“With Sinden definitely, with Dave not really. Not that anything bad happened, just different worlds. When Sinden comes back to the UK we always make as much time as possible to hang out. I’d say we’re pretty damn-good friends. Same with Trevor Loveys.
Dave has always been an elusive character. As much as I was part of the whole Dubsided thing and Sinden was part of it, we didn’t have much contact with him. We hung out in the studio and had beers like everyone else, but he was always away a lot.”
“I’ve got a bit of agoraphobia so I find it hard being in small, contained spaces with no clear exit. Long-haul flights are not possible, basically. It’s curbed my DJ career to a certain extent but at the same time it’s enabled me to develop a lot more in the studio and to do other projects outside of music, like screenwriting. If I could I would definitely see what it was like over there. Sinden loves it.”
Can you tell us more about your screenwriting?
“It was something I did at university and was pretty good at, but then was completely swept along with music for a good five years, from late 2005 to 2011. It was just insane madness; I don’t know how many gigs or festivals that I played.
With The Count & Sinden I did so much, as Hervé I did so much, as Speaker Junk it was insane right from the off. The first remix we got asked to do was for Basement Jaxx, after we’d released our first 12”. Then I worked with Armand Van Helden and Fatboy Slim. So it’s only been in the last few years that I reconnected with that whole side and am playing around with cameras again and stuff like that.”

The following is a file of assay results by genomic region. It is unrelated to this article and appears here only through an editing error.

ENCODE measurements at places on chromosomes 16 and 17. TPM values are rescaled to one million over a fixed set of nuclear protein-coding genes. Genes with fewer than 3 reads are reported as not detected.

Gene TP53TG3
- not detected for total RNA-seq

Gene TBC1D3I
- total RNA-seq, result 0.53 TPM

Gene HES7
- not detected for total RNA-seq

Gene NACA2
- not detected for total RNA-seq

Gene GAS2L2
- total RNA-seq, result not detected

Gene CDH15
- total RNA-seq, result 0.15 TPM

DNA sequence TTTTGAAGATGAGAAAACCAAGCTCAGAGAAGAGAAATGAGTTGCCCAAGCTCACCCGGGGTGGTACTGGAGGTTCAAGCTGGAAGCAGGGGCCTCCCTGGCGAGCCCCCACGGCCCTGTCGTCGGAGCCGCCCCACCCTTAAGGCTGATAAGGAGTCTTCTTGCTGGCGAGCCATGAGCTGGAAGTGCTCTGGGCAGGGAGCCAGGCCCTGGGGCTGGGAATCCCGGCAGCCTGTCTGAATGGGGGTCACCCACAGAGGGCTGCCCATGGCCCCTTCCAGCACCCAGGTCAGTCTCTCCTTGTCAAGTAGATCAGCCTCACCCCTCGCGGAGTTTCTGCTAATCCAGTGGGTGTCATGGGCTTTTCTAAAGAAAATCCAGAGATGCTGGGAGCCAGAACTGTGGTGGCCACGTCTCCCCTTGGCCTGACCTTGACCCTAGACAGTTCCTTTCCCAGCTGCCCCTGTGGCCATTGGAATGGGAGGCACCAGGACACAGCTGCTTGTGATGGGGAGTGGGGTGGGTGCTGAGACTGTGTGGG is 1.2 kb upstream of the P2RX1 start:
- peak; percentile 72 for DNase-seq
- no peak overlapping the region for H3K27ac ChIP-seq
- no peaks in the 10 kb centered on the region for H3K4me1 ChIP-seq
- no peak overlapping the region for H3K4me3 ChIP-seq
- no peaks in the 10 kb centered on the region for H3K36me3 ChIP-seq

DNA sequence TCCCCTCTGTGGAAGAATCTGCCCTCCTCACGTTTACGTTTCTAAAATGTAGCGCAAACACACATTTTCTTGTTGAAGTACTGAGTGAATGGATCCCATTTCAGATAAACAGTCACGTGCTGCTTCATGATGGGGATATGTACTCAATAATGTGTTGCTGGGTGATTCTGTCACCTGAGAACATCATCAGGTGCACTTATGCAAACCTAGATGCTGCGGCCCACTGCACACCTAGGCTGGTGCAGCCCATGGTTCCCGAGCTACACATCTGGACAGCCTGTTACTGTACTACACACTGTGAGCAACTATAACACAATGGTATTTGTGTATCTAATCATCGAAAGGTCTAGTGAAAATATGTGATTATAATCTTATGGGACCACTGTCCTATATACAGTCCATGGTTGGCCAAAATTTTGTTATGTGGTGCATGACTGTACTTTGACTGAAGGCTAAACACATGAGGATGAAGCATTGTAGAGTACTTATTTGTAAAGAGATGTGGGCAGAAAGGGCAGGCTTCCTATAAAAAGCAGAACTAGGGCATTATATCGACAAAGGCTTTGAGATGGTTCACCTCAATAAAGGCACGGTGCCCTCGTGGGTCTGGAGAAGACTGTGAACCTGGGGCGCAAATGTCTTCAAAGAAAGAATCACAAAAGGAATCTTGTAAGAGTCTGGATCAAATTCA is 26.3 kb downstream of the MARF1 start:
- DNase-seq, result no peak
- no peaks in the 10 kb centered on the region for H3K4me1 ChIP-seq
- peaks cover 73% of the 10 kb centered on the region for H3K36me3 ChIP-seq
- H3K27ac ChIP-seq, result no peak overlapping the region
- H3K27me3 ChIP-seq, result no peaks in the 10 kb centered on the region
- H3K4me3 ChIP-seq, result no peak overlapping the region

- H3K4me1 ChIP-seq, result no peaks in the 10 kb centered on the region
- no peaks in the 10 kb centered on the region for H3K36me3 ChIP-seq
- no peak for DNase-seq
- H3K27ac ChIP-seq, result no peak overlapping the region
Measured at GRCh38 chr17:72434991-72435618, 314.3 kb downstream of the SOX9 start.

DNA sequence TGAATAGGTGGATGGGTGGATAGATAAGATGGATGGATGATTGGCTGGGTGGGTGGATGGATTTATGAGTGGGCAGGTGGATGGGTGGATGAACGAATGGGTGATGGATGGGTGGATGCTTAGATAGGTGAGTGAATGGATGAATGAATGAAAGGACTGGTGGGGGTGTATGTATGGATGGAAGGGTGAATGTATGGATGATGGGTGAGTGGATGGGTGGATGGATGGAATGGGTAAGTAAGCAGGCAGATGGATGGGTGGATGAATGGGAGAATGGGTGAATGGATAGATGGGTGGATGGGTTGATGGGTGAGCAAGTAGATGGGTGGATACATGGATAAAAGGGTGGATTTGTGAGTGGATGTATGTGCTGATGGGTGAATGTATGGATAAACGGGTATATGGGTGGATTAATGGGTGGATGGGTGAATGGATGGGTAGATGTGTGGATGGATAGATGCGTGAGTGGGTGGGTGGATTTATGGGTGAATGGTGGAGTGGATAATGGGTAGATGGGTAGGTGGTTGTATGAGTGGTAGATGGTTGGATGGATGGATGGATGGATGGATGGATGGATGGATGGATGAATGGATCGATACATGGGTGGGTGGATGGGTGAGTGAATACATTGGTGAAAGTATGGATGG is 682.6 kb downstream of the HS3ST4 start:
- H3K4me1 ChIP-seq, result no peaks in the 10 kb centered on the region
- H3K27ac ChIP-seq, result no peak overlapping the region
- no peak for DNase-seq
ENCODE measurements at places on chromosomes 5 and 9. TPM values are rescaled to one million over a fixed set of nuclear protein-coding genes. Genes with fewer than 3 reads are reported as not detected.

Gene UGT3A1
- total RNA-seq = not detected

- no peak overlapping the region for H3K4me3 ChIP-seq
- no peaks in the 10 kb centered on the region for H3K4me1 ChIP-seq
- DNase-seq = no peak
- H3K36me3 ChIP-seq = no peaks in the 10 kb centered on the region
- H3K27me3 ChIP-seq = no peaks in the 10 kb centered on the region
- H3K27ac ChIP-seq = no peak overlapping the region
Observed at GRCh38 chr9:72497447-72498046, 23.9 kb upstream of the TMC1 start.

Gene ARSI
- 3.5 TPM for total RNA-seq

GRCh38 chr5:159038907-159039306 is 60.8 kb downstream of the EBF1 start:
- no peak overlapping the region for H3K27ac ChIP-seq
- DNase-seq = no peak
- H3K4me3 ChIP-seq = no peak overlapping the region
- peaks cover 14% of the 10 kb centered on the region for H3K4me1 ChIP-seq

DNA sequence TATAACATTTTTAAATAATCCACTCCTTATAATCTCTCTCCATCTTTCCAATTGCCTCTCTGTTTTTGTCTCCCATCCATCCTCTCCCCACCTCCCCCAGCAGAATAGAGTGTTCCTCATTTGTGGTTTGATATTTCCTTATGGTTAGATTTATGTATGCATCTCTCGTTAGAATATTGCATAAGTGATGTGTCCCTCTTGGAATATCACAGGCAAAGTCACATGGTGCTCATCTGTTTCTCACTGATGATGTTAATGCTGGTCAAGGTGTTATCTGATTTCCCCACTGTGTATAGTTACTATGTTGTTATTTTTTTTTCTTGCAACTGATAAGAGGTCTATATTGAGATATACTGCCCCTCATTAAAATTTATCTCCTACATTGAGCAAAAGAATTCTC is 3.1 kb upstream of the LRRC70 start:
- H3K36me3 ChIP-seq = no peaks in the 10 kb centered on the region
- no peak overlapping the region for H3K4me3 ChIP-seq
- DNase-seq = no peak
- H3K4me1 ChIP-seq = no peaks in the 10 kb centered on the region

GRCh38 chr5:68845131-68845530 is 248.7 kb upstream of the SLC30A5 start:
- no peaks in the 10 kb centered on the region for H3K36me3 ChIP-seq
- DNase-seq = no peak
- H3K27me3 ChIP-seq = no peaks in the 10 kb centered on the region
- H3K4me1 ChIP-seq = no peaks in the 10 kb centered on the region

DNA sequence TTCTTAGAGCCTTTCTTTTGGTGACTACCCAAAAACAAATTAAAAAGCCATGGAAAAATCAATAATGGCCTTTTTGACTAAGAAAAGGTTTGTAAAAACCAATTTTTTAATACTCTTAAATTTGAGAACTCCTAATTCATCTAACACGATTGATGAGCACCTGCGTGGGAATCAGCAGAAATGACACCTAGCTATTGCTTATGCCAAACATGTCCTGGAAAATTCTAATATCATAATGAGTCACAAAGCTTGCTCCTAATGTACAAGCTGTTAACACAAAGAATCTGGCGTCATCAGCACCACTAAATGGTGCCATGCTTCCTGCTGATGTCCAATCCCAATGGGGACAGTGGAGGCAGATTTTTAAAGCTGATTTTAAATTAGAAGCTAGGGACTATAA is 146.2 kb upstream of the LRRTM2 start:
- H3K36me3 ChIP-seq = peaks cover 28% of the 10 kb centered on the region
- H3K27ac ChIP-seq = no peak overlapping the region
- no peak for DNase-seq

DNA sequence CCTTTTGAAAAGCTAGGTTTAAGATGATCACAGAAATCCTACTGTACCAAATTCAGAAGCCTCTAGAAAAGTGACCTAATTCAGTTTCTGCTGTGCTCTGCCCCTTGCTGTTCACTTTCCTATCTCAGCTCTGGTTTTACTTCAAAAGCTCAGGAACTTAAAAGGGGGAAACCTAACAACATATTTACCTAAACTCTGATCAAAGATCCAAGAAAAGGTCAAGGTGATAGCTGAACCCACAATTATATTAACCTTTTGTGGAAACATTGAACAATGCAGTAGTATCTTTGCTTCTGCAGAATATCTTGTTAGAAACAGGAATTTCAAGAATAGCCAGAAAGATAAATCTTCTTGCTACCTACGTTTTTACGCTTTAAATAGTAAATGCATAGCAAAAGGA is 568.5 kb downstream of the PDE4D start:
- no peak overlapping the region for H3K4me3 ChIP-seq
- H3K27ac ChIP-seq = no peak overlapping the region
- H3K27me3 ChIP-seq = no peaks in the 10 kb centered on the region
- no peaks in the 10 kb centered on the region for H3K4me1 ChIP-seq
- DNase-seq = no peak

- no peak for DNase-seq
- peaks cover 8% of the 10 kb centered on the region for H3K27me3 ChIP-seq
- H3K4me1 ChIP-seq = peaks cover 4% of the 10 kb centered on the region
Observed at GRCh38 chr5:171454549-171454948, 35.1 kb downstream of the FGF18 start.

We just had a listen to your remix of Roisin Murphy's 'Overpowered' and had a flashback to sweaty East London raves. Do you have any particular favourite from your back catalogue?
“God, yeah. In 2013 I put together a mixtape of all my Count & Sinden, Hervé and Speaker Junk remixes. I didn’t put it out as it didn’t feel the right time and I felt disconnected from the club scene. Then Complex did it [via SoundCloud] a few months ago.
It was a strange feeling of going back through that stuff and remembering the good times associated with those songs. I suppose my ‘Licky’ remix of Larry T and Princess Superstar and the Kidda remix of ‘Under The Sun’, there were so many. Getting to remix Orbital and The Chemical Brothers. It was mental. All my dance music dreams came true in a period of two or three years.”
After riding such a giant wave like that, how do you deal with it when it inevitably breaks?
“I always knew that it would. As Klint we were a big favourite of Rough Trade, they were bigging us up as the next big thing after the Beta Band and things like that. That never materialised. We learnt from a very early age that things appear to be the big ticket, and then they don’t really happen.
It’s just about getting back up there, or taking a break, or whatever suits you. It was five or six years of craziness, but inevitably music changes. You just chill a bit and work under different names to satisfy creative urges that come in the new scenes.
At the beginning of last year, when I signed to Skint, I told them of my new endeavour and they were totally excited and really onboard. I thought they were going to run away and tell me to fuck off! But they didn’t at all. That’s what last year was spent doing, putting this together.”